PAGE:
Food-web composition and plant diversity control foliar nutrient content and stoichiometry

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30 Scopus citations


The content and ratio of nutrients in plants can be constrained by a wide array of factors, including nutrient supply, light intensity, herbivory, infection or intrinsic growth rate and can, in turn, affect many ecosystem processes including photosynthesis, decomposition, resource limitation and nutrient cycling. Studies of plant stoichiometry and stoichiometric homeostasis have focused primarily on the role of nutrient supply as a constraint on plant tissue chemistry, yet recent work suggests that local plant diversity, plant species composition and consumers may change the nutrient composition of whole plant communities. By experimentally removing insects, foliar fungi and soil fungi from a long-term experiment manipulating plant diversity, we found that the foliar stoichiometry of individual plant species depends on biotic context. Local plant diversity and the composition of the consumer community each altered foliar tissue carbon and nutrient chemistry of four different grassland species. The greatest impacts of consumers on foliar chemistry occurred at low plant diversity, and these changes induced by altering the food web were of a similar magnitude to the effects of fertilization or drought found in previous work. Consumers and plant diversity acted primarily on foliar carbon and nitrogen, whereas changes in foliar phosphorus were associated with the productivity of the local plant community. Thus, changes in whole-community stoichiometry that have been documented in response to alterations of the consumer food web or plant community are underlain by stoichiometric changes in individual species as well as plant species compositional changes. Synthesis. These results suggest a new pathway by which loss of consumer or plant diversity may significantly impact the wide variety of ecosystem processes that depend on foliar nutrient content. Foliar nutrient content, a predictor of species interactions and ecosystem process rates, can change in response to the abiotic environment. Here, we demonstrate that insects and fungi alter the foliar stoichiometry of four grassland species, particularly at low plant diversity, providing a new link between diversity loss and ecosystem processes.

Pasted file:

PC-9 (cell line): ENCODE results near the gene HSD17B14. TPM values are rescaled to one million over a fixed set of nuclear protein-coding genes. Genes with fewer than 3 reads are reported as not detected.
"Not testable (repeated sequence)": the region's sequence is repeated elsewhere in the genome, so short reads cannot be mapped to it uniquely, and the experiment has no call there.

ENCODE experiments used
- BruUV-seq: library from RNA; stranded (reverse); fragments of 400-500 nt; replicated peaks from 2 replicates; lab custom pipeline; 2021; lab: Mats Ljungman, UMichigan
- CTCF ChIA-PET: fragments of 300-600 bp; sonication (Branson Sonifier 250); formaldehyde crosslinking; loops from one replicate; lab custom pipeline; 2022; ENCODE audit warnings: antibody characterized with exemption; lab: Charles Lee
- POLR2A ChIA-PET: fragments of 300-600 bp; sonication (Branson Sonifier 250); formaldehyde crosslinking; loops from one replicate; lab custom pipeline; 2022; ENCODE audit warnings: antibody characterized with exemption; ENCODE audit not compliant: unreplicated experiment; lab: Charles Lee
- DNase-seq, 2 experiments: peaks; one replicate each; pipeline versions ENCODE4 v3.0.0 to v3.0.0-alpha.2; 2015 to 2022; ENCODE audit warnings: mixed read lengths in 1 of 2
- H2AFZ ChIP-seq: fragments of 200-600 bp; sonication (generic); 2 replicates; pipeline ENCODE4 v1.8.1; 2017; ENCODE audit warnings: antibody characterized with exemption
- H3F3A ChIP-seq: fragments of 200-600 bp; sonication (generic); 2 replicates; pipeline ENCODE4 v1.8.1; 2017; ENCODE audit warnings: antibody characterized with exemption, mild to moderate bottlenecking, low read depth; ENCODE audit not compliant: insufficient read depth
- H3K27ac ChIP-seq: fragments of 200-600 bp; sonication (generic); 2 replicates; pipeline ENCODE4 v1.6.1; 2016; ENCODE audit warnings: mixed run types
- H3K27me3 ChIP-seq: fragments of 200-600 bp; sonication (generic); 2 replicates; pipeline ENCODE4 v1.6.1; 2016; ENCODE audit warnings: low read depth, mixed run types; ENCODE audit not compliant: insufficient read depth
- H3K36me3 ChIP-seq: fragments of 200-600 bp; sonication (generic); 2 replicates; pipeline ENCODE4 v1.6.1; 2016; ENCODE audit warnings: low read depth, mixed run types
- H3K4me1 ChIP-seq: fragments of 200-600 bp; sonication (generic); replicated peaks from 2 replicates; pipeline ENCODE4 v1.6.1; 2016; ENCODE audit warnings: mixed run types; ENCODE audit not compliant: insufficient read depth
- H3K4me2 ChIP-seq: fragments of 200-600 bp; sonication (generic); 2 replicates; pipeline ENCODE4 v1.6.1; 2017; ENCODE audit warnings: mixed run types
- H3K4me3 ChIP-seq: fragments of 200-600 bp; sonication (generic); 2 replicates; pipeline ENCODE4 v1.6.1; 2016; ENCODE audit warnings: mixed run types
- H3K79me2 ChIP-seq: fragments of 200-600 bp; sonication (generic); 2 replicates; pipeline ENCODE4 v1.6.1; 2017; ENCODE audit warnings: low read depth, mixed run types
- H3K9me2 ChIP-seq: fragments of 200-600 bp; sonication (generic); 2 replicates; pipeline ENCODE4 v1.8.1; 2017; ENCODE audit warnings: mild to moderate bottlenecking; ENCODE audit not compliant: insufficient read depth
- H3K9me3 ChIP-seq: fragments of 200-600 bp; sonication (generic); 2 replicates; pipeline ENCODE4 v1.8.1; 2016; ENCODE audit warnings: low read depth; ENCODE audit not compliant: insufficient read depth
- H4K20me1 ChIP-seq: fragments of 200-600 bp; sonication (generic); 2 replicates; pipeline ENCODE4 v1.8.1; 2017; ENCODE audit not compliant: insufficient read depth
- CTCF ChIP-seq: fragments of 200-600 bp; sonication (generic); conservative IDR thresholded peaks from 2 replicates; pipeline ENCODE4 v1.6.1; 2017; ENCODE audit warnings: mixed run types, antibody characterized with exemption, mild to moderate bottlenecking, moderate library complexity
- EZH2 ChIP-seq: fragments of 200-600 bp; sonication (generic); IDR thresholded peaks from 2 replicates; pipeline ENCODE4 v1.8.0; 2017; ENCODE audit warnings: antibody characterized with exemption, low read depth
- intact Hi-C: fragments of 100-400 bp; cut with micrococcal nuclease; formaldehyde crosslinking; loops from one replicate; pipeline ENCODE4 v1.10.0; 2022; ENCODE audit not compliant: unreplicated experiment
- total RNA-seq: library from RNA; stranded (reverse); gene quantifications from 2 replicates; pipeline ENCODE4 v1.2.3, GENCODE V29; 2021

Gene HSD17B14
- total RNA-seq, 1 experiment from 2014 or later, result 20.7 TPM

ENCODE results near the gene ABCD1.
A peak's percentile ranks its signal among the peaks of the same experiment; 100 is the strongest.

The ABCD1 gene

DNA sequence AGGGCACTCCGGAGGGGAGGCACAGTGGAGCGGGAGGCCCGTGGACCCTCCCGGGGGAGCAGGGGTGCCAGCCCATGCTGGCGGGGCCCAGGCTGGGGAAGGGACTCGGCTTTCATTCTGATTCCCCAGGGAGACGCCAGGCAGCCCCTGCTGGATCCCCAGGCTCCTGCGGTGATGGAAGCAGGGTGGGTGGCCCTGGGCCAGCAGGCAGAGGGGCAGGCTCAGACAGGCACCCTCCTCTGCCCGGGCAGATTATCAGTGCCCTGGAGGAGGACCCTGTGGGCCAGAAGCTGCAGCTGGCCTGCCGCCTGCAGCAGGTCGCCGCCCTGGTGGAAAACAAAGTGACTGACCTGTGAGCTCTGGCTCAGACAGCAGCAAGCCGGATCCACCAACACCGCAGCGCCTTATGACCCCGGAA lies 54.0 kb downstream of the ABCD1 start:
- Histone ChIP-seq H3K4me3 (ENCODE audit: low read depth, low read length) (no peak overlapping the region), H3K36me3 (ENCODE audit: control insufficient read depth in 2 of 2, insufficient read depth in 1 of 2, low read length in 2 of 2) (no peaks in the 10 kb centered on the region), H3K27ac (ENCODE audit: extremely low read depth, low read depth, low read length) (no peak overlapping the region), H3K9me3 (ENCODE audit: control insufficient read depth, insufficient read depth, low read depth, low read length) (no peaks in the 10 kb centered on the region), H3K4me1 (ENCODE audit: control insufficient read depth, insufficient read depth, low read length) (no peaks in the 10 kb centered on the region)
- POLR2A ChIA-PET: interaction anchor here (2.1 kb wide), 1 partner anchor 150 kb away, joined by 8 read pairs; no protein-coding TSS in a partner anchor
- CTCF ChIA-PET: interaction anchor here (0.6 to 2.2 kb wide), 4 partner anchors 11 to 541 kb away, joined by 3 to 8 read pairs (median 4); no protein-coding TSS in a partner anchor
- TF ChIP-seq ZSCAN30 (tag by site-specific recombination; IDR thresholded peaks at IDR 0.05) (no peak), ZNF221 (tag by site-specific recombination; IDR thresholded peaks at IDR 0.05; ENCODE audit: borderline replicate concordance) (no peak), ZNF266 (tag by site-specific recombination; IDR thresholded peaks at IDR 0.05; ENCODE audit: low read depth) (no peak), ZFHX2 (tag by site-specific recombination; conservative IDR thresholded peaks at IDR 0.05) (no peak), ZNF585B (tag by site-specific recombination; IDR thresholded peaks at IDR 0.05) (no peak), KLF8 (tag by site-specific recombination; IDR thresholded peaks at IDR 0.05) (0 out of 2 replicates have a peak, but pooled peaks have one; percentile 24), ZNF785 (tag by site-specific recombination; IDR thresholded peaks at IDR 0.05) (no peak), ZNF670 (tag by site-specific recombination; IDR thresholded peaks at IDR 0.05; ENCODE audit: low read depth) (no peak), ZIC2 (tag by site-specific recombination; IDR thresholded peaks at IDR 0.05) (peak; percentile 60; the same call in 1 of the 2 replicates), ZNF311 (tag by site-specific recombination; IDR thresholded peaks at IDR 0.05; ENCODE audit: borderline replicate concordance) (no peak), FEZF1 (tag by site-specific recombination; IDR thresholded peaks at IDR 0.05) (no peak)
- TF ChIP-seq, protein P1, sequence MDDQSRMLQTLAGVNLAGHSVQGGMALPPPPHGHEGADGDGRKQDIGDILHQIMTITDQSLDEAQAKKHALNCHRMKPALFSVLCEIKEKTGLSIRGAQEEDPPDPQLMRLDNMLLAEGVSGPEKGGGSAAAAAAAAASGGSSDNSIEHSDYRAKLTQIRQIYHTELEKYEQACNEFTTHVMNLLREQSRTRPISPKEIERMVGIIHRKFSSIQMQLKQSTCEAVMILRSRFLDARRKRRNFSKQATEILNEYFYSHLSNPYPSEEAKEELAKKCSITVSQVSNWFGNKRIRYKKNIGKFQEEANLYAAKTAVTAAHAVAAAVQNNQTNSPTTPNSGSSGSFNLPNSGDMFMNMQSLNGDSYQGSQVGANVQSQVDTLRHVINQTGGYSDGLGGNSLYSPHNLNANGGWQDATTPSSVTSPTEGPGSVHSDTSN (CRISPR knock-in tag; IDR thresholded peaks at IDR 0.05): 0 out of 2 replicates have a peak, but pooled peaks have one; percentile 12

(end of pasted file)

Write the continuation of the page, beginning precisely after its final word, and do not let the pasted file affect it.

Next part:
Original languageEnglish (US)
Pages (from-to)1432-1441
Number of pages10
JournalJournal of Ecology
Issue number6
StatePublished - Nov 2015

Bibliographical note

Publisher Copyright:
© 2015 British Ecological Society.


  • Carbon
  • Foliar fungi
  • Functional group
  • Grassland
  • Insects
  • Legumes
  • Nitrogen
  • Phosphorus
  • Plant population and community dynamics
  • Productivity


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